Since April 17, over 1,500 Palestinian political prisoners have been on hunger strike. Each time the political prisoners declare their intention to strike, Israeli authorities put them into solitary confinement.
This strike, the largest such demonstration inside Israel’s colonial prisons, is called the Freedom and Dignity hunger strike. It suggests that the people who sit in cold, lonely cells remain confident of their cause and of their victory. Dignity is important. It is the opposite of occupation.
The prison authorities have barred family visits and any recreation as well as the right to the group prayer on Friday. They have also banned the prisoners from washing their clothes. They are also denied drinking water.
The gap between the new rules for prisoners on hunger strike and the rest of the Palestinian political prisoners is narrow. An Amnesty International report released April 13 showed that the 6,500 Palestinian political prisoners are held without concern for international law.
The most well-known Palestinian political prisoner is the Fatah leader Marwan Barghouti, who has been in prison since 2002. From his cell in Hadarim prison, Barghouti wrote a moving op-ed that was carried by the New York Times. In it, Barghouti writes that the Israeli system of occupation attempts to « break the spirit of the prisoners and the nation to which they belong, by inflicting suffering on their bodies, separating them from their families and communities, using humiliating measures to compel subjugation. » The op-ed was published on Palestine Prisoners’ Day, which was the start of the hunger strike.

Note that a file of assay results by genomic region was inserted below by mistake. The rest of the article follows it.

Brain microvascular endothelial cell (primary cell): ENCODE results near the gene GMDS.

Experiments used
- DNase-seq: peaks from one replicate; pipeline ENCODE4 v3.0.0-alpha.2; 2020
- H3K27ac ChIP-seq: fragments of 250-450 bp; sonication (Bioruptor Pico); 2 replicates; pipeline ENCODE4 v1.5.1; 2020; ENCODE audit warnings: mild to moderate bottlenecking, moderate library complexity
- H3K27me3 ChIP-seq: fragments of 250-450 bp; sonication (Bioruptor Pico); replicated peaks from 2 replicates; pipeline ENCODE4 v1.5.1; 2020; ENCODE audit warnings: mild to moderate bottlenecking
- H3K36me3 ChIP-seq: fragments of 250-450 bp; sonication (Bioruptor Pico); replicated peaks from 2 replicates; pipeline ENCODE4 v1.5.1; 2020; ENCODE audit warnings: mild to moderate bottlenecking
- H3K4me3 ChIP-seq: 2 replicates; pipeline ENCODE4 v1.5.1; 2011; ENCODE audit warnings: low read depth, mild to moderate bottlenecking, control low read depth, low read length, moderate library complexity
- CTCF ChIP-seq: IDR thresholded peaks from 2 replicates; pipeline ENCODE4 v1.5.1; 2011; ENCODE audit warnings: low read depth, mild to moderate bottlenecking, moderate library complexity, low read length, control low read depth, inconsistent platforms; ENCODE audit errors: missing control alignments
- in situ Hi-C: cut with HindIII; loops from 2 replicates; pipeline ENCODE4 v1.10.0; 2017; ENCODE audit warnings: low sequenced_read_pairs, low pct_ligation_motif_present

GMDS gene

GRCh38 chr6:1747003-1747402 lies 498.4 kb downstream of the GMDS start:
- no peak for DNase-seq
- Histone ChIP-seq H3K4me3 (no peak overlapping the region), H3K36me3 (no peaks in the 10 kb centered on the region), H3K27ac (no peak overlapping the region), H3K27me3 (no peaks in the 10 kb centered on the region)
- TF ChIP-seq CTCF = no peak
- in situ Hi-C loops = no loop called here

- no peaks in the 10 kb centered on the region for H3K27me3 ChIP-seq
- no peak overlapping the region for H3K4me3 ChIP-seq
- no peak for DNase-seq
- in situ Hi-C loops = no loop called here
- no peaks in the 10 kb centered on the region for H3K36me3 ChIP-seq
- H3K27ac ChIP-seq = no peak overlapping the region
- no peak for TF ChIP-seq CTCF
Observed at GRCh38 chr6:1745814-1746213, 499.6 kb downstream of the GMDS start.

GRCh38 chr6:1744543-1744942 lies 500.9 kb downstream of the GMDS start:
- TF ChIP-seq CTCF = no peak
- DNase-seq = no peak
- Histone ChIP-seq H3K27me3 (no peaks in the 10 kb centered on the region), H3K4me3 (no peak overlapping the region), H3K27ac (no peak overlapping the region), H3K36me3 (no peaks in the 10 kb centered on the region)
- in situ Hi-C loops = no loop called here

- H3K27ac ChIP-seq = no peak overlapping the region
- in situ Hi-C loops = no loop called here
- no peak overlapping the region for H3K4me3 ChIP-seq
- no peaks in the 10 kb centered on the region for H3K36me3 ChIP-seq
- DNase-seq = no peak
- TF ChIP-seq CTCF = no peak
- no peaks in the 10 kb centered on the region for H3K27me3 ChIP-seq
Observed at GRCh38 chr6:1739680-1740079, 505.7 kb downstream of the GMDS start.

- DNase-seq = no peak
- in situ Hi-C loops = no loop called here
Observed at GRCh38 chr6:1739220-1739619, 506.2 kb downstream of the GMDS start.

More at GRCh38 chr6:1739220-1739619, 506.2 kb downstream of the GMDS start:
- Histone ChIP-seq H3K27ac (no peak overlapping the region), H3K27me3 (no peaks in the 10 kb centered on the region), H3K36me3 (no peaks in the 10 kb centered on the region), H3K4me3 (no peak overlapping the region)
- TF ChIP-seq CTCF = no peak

Barghouti, along with prisoner leader Karim Younis, was moved into solitary confinement in al-Jalama prison.
One of the curious features of colonial systems is that the authorities incarcerate those who call for non-violent resistance. By holding people like Barghouti, who has pledged to lead a non-violent struggle against Israeli occupation, the Israeli authorities denude Palestinian society of important sections of its leadership. It leaves the field open for bewilderment and rage, whose options are often violence. It is violence that allows Israel to claim that every action of its state is for security reasons.